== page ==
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From Upayavira>
Subject Re: Accessing cache validities from flow
Date Sun, 21 Dec 2003 22:52:59 GMT
Sylvain Wallez wrote:

> Stefano Mazzocchi wrote:
>> On 16 Dec 2003, at 14:02, bernhard huber wrote:
>>> hi,
>>> <snip/>
>>>> Now, the way the event cache works is like this:
>>>>   a) a cache validity is generated
>>>>   b) pipeline is executed
>>>>   c) result is stored in the cache
>>>> then the pipeline is never called, until an event is triggered 
>>>> externally (from an avalon component) that invalidates that 
>>>> particular cache entity.
>>> Some experiences I had using some sort of simple Servlet Cache 
>>> Filter using caching by sessionid: The session is not touched as 
>>> long the cache entry is valid, the session gets expired due to this 
>>> caching. But perhaps that's just an issue of the servlet engine, or 
>>> the Servlet CachFilter issue,
>>> Your sentence ..the pipeline is never called, just reminded me of 
>>> the that situation, and of the danger of pruning to optimistically.
>> Thru my JSR 170 work, I've been exposed to what Day Software does 
>> with their Communique CMS.
>> What they do is very simple architecturally yet extremely elegant and 
>> effective.
>> They don't use the file system. Never. They store everything in a 
>> repository. Consider it a virtual file system with observable hooks 
>> for now (it's much more than that but it's not important for this 
>> discussion).
>> Whenever a resource is generated by the publishing layer, this layer 
>> instantiates a sort of "reading transaction" so that the repository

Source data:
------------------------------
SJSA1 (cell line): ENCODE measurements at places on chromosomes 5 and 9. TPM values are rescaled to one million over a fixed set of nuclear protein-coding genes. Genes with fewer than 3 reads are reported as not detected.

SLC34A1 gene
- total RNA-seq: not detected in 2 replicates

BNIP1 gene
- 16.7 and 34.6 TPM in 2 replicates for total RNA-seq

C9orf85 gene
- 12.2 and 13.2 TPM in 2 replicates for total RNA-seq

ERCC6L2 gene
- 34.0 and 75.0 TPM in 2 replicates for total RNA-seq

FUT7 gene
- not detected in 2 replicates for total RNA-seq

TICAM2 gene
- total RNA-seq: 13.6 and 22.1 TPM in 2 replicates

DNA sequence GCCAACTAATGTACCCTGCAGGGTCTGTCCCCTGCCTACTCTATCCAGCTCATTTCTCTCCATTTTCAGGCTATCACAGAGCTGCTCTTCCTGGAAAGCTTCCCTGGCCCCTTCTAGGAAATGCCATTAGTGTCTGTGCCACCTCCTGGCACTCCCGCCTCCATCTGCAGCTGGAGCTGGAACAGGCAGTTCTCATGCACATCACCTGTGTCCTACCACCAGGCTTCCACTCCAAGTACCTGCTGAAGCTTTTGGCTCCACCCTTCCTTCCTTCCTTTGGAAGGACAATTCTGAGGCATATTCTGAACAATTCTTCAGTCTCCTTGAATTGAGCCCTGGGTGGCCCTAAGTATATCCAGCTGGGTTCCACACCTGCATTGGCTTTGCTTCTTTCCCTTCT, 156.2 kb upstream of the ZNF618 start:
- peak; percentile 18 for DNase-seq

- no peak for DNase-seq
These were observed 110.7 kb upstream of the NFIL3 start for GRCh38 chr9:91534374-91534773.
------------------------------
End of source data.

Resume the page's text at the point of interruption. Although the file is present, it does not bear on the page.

>> can keep track of all the dependencies of that particular resource.
>> Note that they have libraries that, for example, generate images out 
>> of markup (sort-of Batik serializer style) so those dependencies 
>> might be quite big (I heard up to 100 files for a single resource).
>> When a resource is modified into the repository, the tree of 
>> dependencies is crawled "backwards" and all resources that depend on 
>> it gets invalidated. Invalidation gets all the way up to an Apache 
>> module.
>> This allows Communique to handle *extreme* load (they run Sony Style 
>> with just two boxes for fault tollerance and simple load balancing 
>> and that site generates tens of millions of requests per day, with 
>> huge peaks at break times). Note that communique is a 100% pure java 
>> servlet and the repository is all java again and runs in the same 
>> JVM: no database at all, no networking overhead.
>> How do that do that? well, first thing is that most requests are 
>> handled directly by the web server... the servlet engine is called 
>> only when the resource needs to be regenerated.
>> This leaves the machines almost doing nothing all day (if you run 
>> stuff from mod_cache, you can fill a T1 with a 486) and ready to go 
>> when a new resource has to be generated.
>> Now, the drawbacks:
>>  1) if you are *not* in control of your data environment, the above 
>> system doesn't work... unless you have synchronous polling on the 
>> datasources... which is not any better than the caching system we have.
>>  2) the caching strategy is centralized. I'm not sure if components 
>> can have their own, but for sure it's a pain. [note: they don't have